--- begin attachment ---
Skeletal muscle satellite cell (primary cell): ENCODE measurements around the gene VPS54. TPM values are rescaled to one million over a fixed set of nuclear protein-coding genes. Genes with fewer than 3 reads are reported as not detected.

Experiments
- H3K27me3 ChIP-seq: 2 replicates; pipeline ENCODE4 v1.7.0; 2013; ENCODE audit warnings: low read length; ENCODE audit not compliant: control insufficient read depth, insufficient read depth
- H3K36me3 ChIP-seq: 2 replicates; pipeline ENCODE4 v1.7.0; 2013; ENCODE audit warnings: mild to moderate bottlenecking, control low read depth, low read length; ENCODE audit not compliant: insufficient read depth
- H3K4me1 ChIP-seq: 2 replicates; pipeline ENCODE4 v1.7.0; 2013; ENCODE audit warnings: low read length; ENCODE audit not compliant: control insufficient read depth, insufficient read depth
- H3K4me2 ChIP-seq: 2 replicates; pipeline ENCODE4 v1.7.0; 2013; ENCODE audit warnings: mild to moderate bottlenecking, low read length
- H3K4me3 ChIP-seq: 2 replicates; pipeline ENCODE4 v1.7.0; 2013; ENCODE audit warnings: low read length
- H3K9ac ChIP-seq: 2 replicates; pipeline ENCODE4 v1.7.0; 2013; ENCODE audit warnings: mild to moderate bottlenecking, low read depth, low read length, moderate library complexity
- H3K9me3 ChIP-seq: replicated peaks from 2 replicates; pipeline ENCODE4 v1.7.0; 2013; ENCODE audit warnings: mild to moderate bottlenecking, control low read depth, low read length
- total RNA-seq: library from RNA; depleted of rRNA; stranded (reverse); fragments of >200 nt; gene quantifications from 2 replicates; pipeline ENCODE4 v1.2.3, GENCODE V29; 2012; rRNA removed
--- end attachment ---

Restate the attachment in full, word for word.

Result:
Skeletal muscle satellite cell (primary cell): ENCODE measurements around the gene VPS54. TPM values are rescaled to one million over a fixed set of nuclear protein-coding genes. Genes with fewer than 3 reads are reported as not detected.

Experiments
- H3K27me3 ChIP-seq: 2 replicates; pipeline ENCODE4 v1.7.0; 2013; ENCODE audit warnings: low read length; ENCODE audit not compliant: control insufficient read depth, insufficient read depth
- H3K36me3 ChIP-seq: 2 replicates; pipeline ENCODE4 v1.7.0; 2013; ENCODE audit warnings: mild to moderate bottlenecking, control low read depth, low read length; ENCODE audit not compliant: insufficient read depth
- H3K4me1 ChIP-seq: 2 replicates; pipeline ENCODE4 v1.7.0; 2013; ENCODE audit warnings: low read length; ENCODE audit not compliant: control insufficient read depth, insufficient read depth
- H3K4me2 ChIP-seq: 2 replicates; pipeline ENCODE4 v1.7.0; 2013; ENCODE audit warnings: mild to moderate bottlenecking, low read length
- H3K4me3 ChIP-seq: 2 replicates; pipeline ENCODE4 v1.7.0; 2013; ENCODE audit warnings: low read length
- H3K9ac ChIP-seq: 2 replicates; pipeline ENCODE4 v1.7.0; 2013; ENCODE audit warnings: mild to moderate bottlenecking, low read depth, low read length, moderate library complexity
- H3K9me3 ChIP-seq: replicated peaks from 2 replicates; pipeline ENCODE4 v1.7.0; 2013; ENCODE audit warnings: mild to moderate bottlenecking, control low read depth, low read length
- total RNA-seq: library from RNA; depleted of rRNA; stranded (reverse); fragments of >200 nt; gene quantifications from 2 replicates; pipeline ENCODE4 v1.2.3, GENCODE V29; 2012; rRNA removed